please do not talk about stuff you do not have knowledge of. In particular please do not talk about the law or medicine as you risk doing real harm.  you raised 5 points. None (zero, zip, zilch) are correct. That's a pretty bad average zero for five. actually the last one is really two sub-points (two sub-zeros?).  Thats horrible.  even my cats would do better (and two of them are dead). I'm going to steal your 3rd point. One of my buddies teaches the copyright portion of the IP law class at my alma mater. he's gonna use it as as one of the multiple choice answers on his next exam.

AVD AlphaDuctions wrote:
please do not talk about stuff you do not have knowledge of. In particular please do not talk about the law or medicine as you risk doing real harm.  you raised 5 points. None (zero, zip, zilch) are correct. That's a pretty bad average zero for five. actually the last one is really two sub-points (two sub-zeros?).  Thats horrible.  even my cats would do better (and two of them are dead). I'm going to steal your 3rd point. One of my buddies teaches the copyright portion of the IP law class at my alma mater. he's gonna use it as as one of the multiple choice answers on his next exam.

.

1 You can not sue for damages without registering your pictures at the copy right office. If you do not register you can only sue for copright infringement.

This is a HUGE difference. For example If I took a killer picture and someone used in a national ad. I would be able to sue for damages at the prevailing rate. This could be for tens of thousans of dollars on top of the copyright infringement.

2/3 If a llama and photographer shoot together on a free shoot. No contract, No release, No exchange of money. Then the photographer susbsequently gives the llama pictures from the shoot. The llama has rights to use those pictures.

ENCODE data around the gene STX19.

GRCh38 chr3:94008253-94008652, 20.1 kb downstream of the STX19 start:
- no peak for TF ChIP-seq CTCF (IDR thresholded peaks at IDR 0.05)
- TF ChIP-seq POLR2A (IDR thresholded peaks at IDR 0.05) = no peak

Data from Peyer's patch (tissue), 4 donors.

Example, I have done my fair number of shoots here. I can not go back and contact llamas who have worked on a TFP basis, No release, no contract. and tell them they can't use my pictues anymore.

4 Credit. Even on a paid shoot there is no law that states a person using a photographers work MUST credit the photographer.

As a copyright holder I can negotiate terms in advance if I so choose. This falls under liscensing requirements. So I can liscense a photograph with specific terms. IE, How long the photo can be used. Usage Fees, whether or not the photo will be credited. or anything else. So absent  an agreement in advance. A llama would not have to credit the photographer.

Just an FYI.
Not sure why some people here feel the need to be snarky. If one disagree with another points then fine. Point out what is wrong so others can learn.
Simply saying the other person is wrong provides no benifit to the community.

Dec 10 12 12:40 pm  Link  Quote 
Photographer
RE Imaging
Posts: 97
Deer River, Minnesota, US


Michael Pandolfo wrote:

"Your Honor, this dude didn't tag me in the photo..."

Can't stop giggling.

Dec 10 12 12:54 pm  Link  Quote 
Photographer
Paul AI
Posts: 1,046
Shawnee, Oklahoma, US


RE Imaging wrote:
Can't stop giggling.

Pretty much sums up the entire thread.

Dec 10 12 01:12 pm  Link  Quote